Style Migration in Europe

Date01 November 2016
DOIhttp://doi.org/10.1111/eufm.12083
Published date01 November 2016
Style Migration in Europe
John Paul Broussard
Rutgers University School of Business Camden, 227 Penn Street, BSB 440, Camden, NJ 08102, USA,
and Middlesex University Business School
E-mail: john.broussard@rutgers.edu
Jussi Mikkonen
Walpe Oy, Armfeltsv
agen 7, 00150 Helsingfors, Finland
E-mail: jussi.mikkonen@walpe.com
Vesa Puttonen
Aalto University School of Business, Runeberginkatu 2224, 00100 Helsinki, Finland
E-mail: vesa.puttonen@aalto.
Abstract
This paper complements the literature on style migration by examining value and
size premiums throughout Europe. Information from more than 25 European
markets indicates an average value premium of 9.58% per year. The primary
determinants of the persistent value outperformance are: 1) value rms migrating
to a neutral or growth portfolio, and 2) growth stocks migrating to neutral or value
portfolios. The nancial health metric F_SCORE helps uncover outperforming
stocks ex ante, and provides preliminary evidence on the probability of migration,
but only for small stocks.
Keywords: migration, value, growth, F_SCORE
JEL classification: G11, G15
1. Introduction
Within an efcient market context, investors should not be able to consistently
outperform the market using investment strategies based on style or market
capitalisation. They should also not be able to consistently nd mispriced securities
using fundamental analytical techniques. A plethora of research, however, details
anomalous behaviour in nancial markets. Much of this research relates to investment
style (value vs. growth) or rm size (small-cap or large-cap) effects. The consensus in the
We thank Sheng-Hung Chen, Antti Lehtoranta, Mikko Niemenmaa, Tuomo Vuolteenaho,
two anonymous reviewers, and participants at the FMA Conference (2013 Luxembourg)
for helpful comments.
European Financial Management, Vol. 22, No. 5, 2016, 797816
doi: 10.1111/eufm.12083
© 2016 John Wiley & Sons, Ltd.
literature indicates that style and size are characteristics that may help generate above-
market returns.
The focus of this paper is to evaluate the effects of style and size premia when rms
migrate across various stylesize classications. Two questions are addressed. First,
what are the impacts of migration on stock returns in Europe? Second, how might the
incorporation of a fundamental nancial health metric provide a better understanding of
the migration issue? We address the rst question by providing an out-of-sample test of
Fama and French (2007a) migrationusing European data. We address the second
question by applying the methodology of Piotroski (2000), namely, the F_SCORE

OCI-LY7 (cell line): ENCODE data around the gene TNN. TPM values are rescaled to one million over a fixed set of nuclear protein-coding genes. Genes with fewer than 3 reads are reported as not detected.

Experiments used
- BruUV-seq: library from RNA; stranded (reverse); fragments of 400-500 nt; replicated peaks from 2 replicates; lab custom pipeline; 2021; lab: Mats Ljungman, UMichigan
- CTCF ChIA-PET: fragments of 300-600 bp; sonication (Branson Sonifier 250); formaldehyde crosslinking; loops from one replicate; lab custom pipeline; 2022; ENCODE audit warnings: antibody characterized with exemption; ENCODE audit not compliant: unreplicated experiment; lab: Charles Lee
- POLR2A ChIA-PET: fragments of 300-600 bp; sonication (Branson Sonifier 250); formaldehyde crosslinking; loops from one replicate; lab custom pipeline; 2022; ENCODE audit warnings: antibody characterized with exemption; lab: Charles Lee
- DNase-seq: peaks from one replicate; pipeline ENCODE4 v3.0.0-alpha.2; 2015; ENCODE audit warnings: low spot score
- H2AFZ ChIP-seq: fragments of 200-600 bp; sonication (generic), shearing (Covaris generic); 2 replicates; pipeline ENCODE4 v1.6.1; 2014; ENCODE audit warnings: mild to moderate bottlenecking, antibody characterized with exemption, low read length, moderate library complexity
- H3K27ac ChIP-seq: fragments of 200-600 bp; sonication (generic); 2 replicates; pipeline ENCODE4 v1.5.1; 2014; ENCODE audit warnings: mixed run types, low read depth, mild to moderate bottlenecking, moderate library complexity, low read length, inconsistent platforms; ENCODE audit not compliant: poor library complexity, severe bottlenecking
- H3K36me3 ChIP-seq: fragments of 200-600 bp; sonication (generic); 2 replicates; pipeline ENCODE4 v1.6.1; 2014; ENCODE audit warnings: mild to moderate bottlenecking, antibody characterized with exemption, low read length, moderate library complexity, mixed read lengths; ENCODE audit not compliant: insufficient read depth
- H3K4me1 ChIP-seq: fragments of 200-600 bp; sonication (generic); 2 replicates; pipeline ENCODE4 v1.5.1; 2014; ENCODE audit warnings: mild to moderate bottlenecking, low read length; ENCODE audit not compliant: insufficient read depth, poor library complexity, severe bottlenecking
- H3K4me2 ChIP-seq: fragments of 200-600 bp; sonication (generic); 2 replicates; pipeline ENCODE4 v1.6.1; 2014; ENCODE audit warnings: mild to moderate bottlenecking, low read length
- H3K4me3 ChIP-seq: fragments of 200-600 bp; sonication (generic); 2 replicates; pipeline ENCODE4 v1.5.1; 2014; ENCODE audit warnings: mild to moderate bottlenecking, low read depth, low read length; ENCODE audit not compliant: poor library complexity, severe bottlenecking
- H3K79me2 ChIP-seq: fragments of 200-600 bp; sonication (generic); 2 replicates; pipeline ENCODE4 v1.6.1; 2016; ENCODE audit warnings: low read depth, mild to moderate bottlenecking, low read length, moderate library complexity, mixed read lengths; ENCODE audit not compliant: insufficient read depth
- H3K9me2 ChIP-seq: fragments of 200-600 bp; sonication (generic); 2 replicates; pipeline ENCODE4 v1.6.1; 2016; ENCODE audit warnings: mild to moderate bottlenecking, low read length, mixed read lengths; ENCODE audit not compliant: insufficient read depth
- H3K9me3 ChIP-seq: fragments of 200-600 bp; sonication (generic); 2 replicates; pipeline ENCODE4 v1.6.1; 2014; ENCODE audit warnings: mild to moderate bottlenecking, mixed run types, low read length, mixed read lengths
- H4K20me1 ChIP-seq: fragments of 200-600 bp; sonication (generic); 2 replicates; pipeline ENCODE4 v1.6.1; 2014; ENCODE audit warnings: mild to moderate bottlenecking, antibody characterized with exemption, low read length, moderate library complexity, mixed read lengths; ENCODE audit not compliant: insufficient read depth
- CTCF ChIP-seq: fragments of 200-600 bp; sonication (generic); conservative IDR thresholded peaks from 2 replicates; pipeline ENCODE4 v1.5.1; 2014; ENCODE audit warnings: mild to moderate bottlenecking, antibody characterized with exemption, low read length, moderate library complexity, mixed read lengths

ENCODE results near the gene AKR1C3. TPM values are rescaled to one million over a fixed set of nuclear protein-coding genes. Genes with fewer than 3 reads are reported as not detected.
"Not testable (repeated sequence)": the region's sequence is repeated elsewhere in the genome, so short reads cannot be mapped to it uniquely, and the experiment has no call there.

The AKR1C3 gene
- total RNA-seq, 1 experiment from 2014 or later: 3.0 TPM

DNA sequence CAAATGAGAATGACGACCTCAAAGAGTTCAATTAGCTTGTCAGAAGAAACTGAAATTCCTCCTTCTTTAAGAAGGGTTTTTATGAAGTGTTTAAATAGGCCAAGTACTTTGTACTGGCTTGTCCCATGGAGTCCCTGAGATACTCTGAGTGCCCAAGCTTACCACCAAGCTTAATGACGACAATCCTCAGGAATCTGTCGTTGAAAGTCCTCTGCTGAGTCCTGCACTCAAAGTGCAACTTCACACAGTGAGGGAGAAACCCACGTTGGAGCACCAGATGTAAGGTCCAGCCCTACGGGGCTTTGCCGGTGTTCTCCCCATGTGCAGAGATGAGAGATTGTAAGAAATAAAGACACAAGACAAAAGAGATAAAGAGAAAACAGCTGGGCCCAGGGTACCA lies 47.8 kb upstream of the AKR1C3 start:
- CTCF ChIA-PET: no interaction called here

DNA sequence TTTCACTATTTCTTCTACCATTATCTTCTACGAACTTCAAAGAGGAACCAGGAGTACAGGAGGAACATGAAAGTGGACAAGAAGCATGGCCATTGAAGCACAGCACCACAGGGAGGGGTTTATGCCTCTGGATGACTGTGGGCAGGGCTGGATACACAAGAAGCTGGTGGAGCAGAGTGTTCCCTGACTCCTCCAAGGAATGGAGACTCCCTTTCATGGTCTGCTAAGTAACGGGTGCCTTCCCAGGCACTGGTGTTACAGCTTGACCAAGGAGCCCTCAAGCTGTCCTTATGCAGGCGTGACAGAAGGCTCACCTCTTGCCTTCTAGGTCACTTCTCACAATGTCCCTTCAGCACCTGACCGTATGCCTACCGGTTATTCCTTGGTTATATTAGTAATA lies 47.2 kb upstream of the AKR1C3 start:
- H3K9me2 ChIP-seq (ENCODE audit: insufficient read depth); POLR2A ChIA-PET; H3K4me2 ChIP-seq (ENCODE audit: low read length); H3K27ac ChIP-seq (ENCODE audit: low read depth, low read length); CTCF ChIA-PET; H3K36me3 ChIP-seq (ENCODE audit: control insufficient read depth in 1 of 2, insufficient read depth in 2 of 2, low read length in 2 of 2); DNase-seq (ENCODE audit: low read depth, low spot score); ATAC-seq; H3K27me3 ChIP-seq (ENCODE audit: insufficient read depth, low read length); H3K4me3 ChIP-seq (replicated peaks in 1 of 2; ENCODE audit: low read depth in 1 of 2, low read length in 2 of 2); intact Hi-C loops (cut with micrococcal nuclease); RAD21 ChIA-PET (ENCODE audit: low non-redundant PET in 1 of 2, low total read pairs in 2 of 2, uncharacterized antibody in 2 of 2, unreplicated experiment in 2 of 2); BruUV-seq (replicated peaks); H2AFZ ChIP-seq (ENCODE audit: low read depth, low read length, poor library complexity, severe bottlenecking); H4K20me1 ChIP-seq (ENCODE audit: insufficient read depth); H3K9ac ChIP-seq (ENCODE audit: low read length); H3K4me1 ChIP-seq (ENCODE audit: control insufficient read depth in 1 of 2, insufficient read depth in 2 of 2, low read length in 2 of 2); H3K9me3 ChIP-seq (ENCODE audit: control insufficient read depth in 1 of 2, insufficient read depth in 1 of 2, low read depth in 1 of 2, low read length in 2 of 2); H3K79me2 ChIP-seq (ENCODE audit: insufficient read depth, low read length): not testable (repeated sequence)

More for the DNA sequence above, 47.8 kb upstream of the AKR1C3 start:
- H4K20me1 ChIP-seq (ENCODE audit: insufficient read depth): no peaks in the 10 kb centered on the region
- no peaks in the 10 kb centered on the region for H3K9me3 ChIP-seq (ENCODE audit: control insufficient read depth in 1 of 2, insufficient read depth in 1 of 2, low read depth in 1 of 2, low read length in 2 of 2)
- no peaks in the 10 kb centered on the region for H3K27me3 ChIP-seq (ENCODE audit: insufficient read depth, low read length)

metric, to our data.
A large European database incorporating variables associated with style, size and
nancial health covering the period 19802011 yields the following results. First,
migration plays a major role in driving both value and size effects in European stock
markets. The value effect is found to be 9.58%, on average, and is caused mainly by value
stocks migrating to a growth category. Stocks that do not migrate contribute very little to
the value premium. Second, size effects exist only in the early years of the data. Over the
entire period evaluated, the size effect is found to be an insignicant 0.23%.
Finally, we show that the Piotroski (2000) F_SCORE is able to indicate the increased
returns of investment style decisions, but only for small stocks. Small-cap stocks with a
very high F_SCORE are more likely to migrate favourably than stocks with a very low
score.
After a review of the literature, a discussion of the data used and the incorporated
portfolio formation specics follows. Results are then presented, followed by concluding
remarks.
2. Literature Review
The origins of differential investment strategy performance can be traced to Graham
and Dodd (1934), who argue that value strategies outperform the market. One way
of explaining the outperformance of value strategies is that such strategies are
fundamentally riskier. The most notable proponents of this explanation are Fama and
French (1992), who argue that investors who follow a value strategy take on more risk.
The riskiness of value stocks can also be interpreted as increased risk of nancial distress
(Piotroski, 2000). Fama and French (2006) nd that low Price-to-Book (P/BV)
companies have a consistently lower return on equity than high P/BV companies.
Further, Chen and Zhang (1998) and Fama and French (1992) nd a clear relationship
between low P/BV, high amounts of debt and other nancial measures of risk.
The behavioural school of thought offers an alternative point of view on why the value
effect exists. Lakonishok et al. (1994) argue that the risk-based explanation for the
outperformance of value strategies lacks support; their explanation is behavioural.
Investors simply make consistent mistakes in estimating stock prospects. Since rosy
projections turn out to be too optimistic, glamour (or growth) stocks subsequently
underperform. Past winners become losers, and non-glamour (or value) stocks become
winners.
Fama and French (2007a) focus on migration in the US markets over the period 1927
2006. The value premium is due to value stocks migrating to neutral or growth portfolios.
Also, growth stocks that earn low returns and migrate to neutral or value portfolios also
contribute to the value premium. The nal determinant of the value premium is that value
© 2016 John Wiley & Sons, Ltd.
798 John Paul Broussard, Jussi Mikkonen and Vesa Puttonen

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